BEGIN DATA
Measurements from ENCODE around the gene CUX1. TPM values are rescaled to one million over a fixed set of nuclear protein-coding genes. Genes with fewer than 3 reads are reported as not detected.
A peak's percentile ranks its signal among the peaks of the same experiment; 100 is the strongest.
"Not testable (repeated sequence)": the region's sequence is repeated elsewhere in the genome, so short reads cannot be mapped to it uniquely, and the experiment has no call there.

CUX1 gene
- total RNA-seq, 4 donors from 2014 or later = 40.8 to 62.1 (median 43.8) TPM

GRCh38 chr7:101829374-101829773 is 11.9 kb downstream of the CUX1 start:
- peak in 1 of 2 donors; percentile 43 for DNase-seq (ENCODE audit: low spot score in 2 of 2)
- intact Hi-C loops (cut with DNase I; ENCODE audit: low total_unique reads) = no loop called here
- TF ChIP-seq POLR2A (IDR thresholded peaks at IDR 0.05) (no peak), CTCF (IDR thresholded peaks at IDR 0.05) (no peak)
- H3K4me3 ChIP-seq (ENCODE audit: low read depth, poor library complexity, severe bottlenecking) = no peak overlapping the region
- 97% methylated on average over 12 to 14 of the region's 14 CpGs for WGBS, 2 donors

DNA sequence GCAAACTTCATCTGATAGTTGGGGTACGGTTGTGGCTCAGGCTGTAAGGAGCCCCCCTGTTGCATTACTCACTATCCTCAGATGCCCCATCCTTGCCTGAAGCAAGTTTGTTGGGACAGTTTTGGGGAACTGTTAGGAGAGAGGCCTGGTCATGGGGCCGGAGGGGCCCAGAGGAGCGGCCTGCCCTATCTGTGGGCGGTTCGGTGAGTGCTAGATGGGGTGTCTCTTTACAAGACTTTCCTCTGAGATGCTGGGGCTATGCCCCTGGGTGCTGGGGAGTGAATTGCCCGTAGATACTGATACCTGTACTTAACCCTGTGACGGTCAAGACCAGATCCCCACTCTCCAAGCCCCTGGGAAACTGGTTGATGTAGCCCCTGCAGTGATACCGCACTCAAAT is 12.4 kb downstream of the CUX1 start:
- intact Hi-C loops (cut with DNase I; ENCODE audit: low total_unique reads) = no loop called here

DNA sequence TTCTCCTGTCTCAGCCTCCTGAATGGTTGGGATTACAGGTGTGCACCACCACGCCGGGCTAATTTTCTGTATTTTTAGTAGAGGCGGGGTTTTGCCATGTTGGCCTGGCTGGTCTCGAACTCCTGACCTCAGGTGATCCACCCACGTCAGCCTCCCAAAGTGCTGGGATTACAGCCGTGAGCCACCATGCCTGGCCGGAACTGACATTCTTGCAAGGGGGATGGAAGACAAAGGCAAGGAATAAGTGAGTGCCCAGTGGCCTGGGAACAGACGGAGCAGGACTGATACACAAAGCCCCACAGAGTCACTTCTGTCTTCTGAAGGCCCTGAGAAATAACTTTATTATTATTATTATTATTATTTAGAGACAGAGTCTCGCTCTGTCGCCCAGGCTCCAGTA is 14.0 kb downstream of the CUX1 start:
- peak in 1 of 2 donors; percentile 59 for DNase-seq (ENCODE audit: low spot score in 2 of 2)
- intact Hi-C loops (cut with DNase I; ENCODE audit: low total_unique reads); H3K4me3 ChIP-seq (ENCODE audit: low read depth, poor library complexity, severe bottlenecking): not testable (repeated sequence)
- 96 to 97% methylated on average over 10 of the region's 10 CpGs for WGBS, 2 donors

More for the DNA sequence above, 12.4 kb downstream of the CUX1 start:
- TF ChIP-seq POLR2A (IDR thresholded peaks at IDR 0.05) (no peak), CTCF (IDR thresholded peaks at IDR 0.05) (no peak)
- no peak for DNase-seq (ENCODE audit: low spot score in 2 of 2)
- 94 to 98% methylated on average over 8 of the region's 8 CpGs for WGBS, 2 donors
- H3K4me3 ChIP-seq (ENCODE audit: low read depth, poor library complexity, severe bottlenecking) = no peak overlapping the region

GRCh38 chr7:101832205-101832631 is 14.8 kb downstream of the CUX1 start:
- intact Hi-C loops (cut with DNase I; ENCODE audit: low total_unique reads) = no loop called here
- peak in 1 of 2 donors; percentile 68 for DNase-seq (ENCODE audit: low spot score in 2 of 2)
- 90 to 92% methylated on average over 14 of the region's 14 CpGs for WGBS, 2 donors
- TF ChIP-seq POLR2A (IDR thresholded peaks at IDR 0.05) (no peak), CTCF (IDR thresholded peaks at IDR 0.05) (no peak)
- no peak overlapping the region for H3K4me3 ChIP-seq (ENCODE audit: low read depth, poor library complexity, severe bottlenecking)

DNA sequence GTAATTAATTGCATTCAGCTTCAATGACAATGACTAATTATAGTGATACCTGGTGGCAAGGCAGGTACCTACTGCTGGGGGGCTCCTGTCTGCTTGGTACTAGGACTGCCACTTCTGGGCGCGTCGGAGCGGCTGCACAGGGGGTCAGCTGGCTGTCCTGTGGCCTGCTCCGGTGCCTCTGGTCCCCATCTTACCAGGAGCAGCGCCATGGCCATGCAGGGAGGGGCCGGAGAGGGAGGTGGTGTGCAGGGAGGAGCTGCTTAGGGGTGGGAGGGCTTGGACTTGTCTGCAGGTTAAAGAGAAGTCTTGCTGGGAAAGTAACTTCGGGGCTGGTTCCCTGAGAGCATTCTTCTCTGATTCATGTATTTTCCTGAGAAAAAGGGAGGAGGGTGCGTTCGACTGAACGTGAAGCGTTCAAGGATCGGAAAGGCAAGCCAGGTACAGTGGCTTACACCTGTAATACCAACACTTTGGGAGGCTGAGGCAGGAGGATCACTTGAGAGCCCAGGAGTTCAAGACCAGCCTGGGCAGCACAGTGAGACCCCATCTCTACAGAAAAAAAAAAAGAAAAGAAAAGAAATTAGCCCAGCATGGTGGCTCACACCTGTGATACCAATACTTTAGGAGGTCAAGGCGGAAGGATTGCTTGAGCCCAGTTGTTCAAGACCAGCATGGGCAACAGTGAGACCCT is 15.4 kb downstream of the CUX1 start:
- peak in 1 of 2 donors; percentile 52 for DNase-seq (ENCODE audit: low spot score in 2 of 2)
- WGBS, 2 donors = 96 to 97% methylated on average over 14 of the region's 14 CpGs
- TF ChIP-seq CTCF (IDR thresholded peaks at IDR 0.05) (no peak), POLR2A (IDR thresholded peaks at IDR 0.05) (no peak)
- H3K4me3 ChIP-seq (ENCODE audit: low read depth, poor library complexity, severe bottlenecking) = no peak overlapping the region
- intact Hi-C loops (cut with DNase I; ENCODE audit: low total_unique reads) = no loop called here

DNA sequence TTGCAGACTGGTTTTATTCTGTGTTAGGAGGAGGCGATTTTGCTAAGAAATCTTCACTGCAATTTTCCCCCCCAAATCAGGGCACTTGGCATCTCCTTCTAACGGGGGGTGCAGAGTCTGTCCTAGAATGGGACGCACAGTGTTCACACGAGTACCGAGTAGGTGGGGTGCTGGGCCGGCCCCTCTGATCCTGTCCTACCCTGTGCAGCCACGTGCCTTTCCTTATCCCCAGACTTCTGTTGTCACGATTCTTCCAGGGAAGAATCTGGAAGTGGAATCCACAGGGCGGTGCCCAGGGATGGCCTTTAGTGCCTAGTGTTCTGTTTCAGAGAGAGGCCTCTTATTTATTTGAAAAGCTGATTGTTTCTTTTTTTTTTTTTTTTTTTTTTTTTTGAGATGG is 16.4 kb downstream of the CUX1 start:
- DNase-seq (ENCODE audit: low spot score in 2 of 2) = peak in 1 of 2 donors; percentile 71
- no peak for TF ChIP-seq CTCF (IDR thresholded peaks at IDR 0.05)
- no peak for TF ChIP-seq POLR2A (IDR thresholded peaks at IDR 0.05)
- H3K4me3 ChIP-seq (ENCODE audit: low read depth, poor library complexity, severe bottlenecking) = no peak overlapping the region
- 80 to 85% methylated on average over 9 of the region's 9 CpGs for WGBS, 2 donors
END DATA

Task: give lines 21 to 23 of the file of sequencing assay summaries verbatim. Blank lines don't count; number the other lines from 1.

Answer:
- 94 to 98% methylated on average over 8 of the region's 8 CpGs for WGBS, 2 donors
- H3K4me3 ChIP-seq (ENCODE audit: low read depth, poor library complexity, severe bottlenecking) = no peak overlapping the region

GRCh38 chr7:101832205-101832631 is 14.8 kb downstream of the CUX1 start: